Moving On

Yep … Steve’s right. After almost 32 months in Michigan, nearly but not quite 3 years, we’re on our way back to the Bay Area, something I have to admit I truly never thought I’d never be saying. (Which points up ever more succinctly the wisdom of that old adage “Never say never.”)

It’s been close to 3 years of: an unforgettable cross-country move; crushing, seemingly endless toil in grad school (for both Steve and I); long nights in the basement trying to get assignments and papers and presentations and lesson plans finished before sunrise; stretches of “week after week of single-digits and howling winds — a sunless horror, devoid of joy or hope” (to revisit that unforgettable turn of phrase from Dixie Franklin‘s Michigan travel book); lots of snow, lots of summer humidity, lots of thunder and lightning, and one terrifying tornado our very first night in town; lots of beagle howls and walks and maintenance; brazen squirrels and amazing birds (jaunty robins and cardinals, majestic ravens, obnoxious mockingbirds); college football madness; Ann Arbor Art Fairs; Dairy Queen excursions; several films at the Michigan Theater; Huron River walks (and one excellent paddleboat afternoon); a year of having to live with the miserable, cynical debate about the passage of Proposal 2 (not to mention the even more miserable and cynical 2004 presidential election); uncounted mornings sitting in Cafe Ambrosia on Maynard listening to jazz on WEMU and reading the New York Times or going through notes for class; one Harry Connick concert and one Michael Moore talk; several gymnastics events; one intense trip to Detroit during a monster blizzard; a few very memorable trips across the border into Ontario (once for our Canadian wedding ceremony); a couple of trips to Lansing (mostly school-related, thus not much sightseeing); and one very early visit to the breathtaking Leelanau Peninsula (unfortunately, our grad student schedules made it very difficult to see much more of Michigan than the southeast corner, which is regrettable).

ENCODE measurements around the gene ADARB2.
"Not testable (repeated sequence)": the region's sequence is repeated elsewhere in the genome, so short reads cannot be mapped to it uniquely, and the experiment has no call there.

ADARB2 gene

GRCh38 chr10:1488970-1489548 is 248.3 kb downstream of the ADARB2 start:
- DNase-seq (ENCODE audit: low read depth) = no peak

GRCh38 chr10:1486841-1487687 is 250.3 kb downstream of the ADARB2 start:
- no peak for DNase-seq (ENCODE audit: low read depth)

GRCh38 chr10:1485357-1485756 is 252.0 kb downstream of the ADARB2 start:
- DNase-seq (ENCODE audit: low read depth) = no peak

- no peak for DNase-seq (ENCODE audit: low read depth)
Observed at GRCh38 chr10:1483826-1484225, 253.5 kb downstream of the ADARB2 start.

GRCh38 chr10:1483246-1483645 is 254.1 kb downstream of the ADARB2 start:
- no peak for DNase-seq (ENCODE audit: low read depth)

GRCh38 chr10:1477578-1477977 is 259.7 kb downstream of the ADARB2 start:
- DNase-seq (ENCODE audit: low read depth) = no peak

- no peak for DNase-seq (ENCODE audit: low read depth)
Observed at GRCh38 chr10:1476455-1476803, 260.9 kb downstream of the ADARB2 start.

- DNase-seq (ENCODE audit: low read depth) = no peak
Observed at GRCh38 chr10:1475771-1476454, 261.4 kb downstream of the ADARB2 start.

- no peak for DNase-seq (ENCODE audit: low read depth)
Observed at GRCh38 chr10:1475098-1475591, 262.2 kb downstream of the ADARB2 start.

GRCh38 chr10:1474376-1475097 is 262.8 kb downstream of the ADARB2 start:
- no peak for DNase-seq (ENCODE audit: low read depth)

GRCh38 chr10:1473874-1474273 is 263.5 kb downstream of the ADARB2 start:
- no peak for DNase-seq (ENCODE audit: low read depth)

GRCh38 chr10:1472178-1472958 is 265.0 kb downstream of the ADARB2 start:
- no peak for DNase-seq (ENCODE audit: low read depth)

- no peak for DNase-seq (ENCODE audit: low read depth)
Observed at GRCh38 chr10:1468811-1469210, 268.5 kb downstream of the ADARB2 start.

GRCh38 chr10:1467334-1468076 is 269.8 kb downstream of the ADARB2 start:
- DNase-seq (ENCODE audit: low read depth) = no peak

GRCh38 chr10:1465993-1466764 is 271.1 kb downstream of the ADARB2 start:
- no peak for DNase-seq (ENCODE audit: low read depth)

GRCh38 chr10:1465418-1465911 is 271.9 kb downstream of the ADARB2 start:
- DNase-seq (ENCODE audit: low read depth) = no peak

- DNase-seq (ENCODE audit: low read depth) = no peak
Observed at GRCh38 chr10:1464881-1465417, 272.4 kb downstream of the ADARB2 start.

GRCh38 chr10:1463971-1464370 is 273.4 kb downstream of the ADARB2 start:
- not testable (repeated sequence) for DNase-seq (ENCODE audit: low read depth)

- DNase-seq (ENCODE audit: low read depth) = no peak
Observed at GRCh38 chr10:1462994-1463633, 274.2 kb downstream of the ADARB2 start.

The news is that I have a fantastic new job at UC Berkeley that I’ll be starting on May 15. With the job market for librarians the way it’s been, and rumors of budget cuts in the air at the University of Michigan, I’m very fortunate to have found a full-time job that dovetails so well with my interests in government and politics.

Michigan is really an indescribable place (despite Dixie Franklin’s brave attempt), and even after nearly 3 years of posting entries about my impressions of it, I’m at a loss as to how to summarize what it’s been like to live here (other than to realize that living this close to Motown has cemented my passion for R&B and the blues). Bruce Catton (quoted in the Franklin book) wrote, “Michigan is perhaps the strangest state in the Union, a place where the past, the present and the future are all tied up together in a hard knot.” I could possibly agree with the first part of his sentence, but the second part? You could make that “past/present/future” analogy about virtually every state in the Union (except maybe California, which lives to destroy the past).

There are people and places in Michigan that I will miss (Cafe Ambrosia!), and there are many things about being back in California that are going to take some getting used to. All in all, I think I’m making the right move, though, and as I said, I consider myself very fortunate.